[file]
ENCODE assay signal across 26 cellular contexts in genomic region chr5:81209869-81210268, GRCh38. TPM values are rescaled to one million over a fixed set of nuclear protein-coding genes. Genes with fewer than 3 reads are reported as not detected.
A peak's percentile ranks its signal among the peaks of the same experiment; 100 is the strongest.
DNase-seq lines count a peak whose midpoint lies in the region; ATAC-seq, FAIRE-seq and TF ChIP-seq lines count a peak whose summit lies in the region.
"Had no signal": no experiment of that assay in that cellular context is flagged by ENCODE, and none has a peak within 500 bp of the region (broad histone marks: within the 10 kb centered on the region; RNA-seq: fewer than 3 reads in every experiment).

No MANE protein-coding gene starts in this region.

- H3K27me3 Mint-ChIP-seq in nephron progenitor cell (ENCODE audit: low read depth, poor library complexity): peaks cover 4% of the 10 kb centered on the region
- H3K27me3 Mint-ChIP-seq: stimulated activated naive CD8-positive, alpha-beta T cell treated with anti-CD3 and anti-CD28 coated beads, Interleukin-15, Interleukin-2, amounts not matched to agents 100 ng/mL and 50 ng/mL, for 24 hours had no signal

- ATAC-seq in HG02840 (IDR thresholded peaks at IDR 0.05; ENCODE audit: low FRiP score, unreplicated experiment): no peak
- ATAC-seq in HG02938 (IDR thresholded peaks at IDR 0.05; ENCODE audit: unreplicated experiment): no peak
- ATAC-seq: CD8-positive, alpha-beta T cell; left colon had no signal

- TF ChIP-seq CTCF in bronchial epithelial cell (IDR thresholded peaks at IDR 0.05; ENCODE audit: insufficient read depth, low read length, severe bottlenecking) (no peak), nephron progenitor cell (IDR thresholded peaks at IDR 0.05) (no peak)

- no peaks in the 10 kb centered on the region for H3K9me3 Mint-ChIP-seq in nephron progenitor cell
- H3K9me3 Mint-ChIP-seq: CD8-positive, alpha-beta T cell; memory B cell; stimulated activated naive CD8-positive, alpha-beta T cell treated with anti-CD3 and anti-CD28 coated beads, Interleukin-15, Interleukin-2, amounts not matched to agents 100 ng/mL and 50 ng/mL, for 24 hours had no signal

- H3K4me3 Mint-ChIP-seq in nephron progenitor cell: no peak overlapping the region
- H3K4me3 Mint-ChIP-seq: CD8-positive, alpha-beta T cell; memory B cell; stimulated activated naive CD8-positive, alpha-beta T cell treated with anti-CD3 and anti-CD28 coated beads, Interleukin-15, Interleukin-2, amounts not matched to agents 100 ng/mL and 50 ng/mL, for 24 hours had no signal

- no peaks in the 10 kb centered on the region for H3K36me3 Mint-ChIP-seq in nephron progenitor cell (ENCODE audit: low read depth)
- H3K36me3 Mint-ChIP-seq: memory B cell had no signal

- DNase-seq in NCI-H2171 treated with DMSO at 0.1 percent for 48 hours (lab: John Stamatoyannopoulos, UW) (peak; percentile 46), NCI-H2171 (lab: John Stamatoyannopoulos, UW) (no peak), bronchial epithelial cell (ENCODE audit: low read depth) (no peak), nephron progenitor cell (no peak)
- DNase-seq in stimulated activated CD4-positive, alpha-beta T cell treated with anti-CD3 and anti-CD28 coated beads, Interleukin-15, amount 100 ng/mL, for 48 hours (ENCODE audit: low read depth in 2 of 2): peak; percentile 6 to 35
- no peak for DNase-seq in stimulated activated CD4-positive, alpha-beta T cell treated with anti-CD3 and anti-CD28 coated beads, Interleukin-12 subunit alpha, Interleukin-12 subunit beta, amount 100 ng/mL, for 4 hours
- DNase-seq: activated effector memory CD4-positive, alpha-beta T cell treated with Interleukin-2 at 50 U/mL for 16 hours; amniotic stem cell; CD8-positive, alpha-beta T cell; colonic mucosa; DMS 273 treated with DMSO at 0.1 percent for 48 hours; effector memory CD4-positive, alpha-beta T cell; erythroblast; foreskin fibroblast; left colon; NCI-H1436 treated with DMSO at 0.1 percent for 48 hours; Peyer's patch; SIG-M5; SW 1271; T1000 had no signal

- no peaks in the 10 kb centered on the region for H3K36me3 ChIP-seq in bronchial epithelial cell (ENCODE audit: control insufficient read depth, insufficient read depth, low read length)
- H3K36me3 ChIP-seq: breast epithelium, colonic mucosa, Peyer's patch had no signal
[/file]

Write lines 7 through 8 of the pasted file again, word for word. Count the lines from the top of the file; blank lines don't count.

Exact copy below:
- H3K27me3 Mint-ChIP-seq: stimulated activated naive CD8-positive, alpha-beta T cell treated with anti-CD3 and anti-CD28 coated beads, Interleukin-15, Interleukin-2, amounts not matched to agents 100 ng/mL and 50 ng/mL, for 24 hours had no signal

- ATAC-seq in HG02840 (IDR thresholded peaks at IDR 0.05; ENCODE audit: low FRiP score, unreplicated experiment): no peak